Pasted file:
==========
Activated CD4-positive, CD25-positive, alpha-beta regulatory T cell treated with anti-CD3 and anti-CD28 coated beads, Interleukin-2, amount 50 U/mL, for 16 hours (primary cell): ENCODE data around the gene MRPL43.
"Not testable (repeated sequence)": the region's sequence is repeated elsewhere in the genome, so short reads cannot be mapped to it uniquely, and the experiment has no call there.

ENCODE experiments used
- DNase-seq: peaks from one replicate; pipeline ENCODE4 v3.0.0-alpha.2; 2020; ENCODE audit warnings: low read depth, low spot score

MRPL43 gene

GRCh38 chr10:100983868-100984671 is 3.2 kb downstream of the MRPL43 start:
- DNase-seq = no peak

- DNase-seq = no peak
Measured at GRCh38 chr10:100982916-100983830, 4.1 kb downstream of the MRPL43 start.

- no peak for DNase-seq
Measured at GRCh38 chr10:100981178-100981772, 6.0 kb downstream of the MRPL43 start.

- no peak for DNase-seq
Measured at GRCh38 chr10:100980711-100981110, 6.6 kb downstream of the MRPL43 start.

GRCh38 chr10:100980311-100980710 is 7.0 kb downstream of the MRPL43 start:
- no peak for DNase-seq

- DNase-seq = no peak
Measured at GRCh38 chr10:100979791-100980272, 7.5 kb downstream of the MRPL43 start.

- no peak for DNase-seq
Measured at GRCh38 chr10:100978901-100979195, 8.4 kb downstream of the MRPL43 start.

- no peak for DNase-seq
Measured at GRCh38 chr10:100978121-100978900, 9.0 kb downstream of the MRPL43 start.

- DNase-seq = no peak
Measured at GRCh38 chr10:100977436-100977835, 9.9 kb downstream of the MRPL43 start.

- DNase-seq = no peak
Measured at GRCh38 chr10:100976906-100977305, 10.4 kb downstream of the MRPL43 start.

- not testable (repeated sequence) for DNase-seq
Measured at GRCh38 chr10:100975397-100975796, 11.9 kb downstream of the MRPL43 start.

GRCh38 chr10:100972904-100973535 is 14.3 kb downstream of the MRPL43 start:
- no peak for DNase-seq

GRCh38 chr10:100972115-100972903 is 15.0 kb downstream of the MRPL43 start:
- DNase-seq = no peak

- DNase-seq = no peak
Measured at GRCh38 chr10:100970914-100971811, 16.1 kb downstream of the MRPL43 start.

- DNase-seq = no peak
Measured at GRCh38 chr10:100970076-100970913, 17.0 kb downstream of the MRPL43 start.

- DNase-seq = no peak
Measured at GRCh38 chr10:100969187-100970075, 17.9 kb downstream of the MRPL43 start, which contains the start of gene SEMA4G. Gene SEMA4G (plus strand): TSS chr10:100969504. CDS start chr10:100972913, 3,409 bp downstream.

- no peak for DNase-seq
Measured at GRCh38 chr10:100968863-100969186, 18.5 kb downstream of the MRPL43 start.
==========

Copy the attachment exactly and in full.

Activated CD4-positive, CD25-positive, alpha-beta regulatory T cell treated with anti-CD3 and anti-CD28 coated beads, Interleukin-2, amount 50 U/mL, for 16 hours (primary cell): ENCODE data around the gene MRPL43.
"Not testable (repeated sequence)": the region's sequence is repeated elsewhere in the genome, so short reads cannot be mapped to it uniquely, and the experiment has no call there.

ENCODE experiments used
- DNase-seq: peaks from one replicate; pipeline ENCODE4 v3.0.0-alpha.2; 2020; ENCODE audit warnings: low read depth, low spot score

MRPL43 gene

GRCh38 chr10:100983868-100984671 is 3.2 kb downstream of the MRPL43 start:
- DNase-seq = no peak

- DNase-seq = no peak
Measured at GRCh38 chr10:100982916-100983830, 4.1 kb downstream of the MRPL43 start.

- no peak for DNase-seq
Measured at GRCh38 chr10:100981178-100981772, 6.0 kb downstream of the MRPL43 start.

- no peak for DNase-seq
Measured at GRCh38 chr10:100980711-100981110, 6.6 kb downstream of the MRPL43 start.

GRCh38 chr10:100980311-100980710 is 7.0 kb downstream of the MRPL43 start:
- no peak for DNase-seq

- DNase-seq = no peak
Measured at GRCh38 chr10:100979791-100980272, 7.5 kb downstream of the MRPL43 start.

- no peak for DNase-seq
Measured at GRCh38 chr10:100978901-100979195, 8.4 kb downstream of the MRPL43 start.

- no peak for DNase-seq
Measured at GRCh38 chr10:100978121-100978900, 9.0 kb downstream of the MRPL43 start.

- DNase-seq = no peak
Measured at GRCh38 chr10:100977436-100977835, 9.9 kb downstream of the MRPL43 start.

- DNase-seq = no peak
Measured at GRCh38 chr10:100976906-100977305, 10.4 kb downstream of the MRPL43 start.

- not testable (repeated sequence) for DNase-seq
Measured at GRCh38 chr10:100975397-100975796, 11.9 kb downstream of the MRPL43 start.

GRCh38 chr10:100972904-100973535 is 14.3 kb downstream of the MRPL43 start:
- no peak for DNase-seq

GRCh38 chr10:100972115-100972903 is 15.0 kb downstream of the MRPL43 start:
- DNase-seq = no peak

- DNase-seq = no peak
Measured at GRCh38 chr10:100970914-100971811, 16.1 kb downstream of the MRPL43 start.

- DNase-seq = no peak
Measured at GRCh38 chr10:100970076-100970913, 17.0 kb downstream of the MRPL43 start.

- DNase-seq = no peak
Measured at GRCh38 chr10:100969187-100970075, 17.9 kb downstream of the MRPL43 start, which contains the start of gene SEMA4G. Gene SEMA4G (plus strand): TSS chr10:100969504. CDS start chr10:100972913, 3,409 bp downstream.

- no peak for DNase-seq
Measured at GRCh38 chr10:100968863-100969186, 18.5 kb downstream of the MRPL43 start.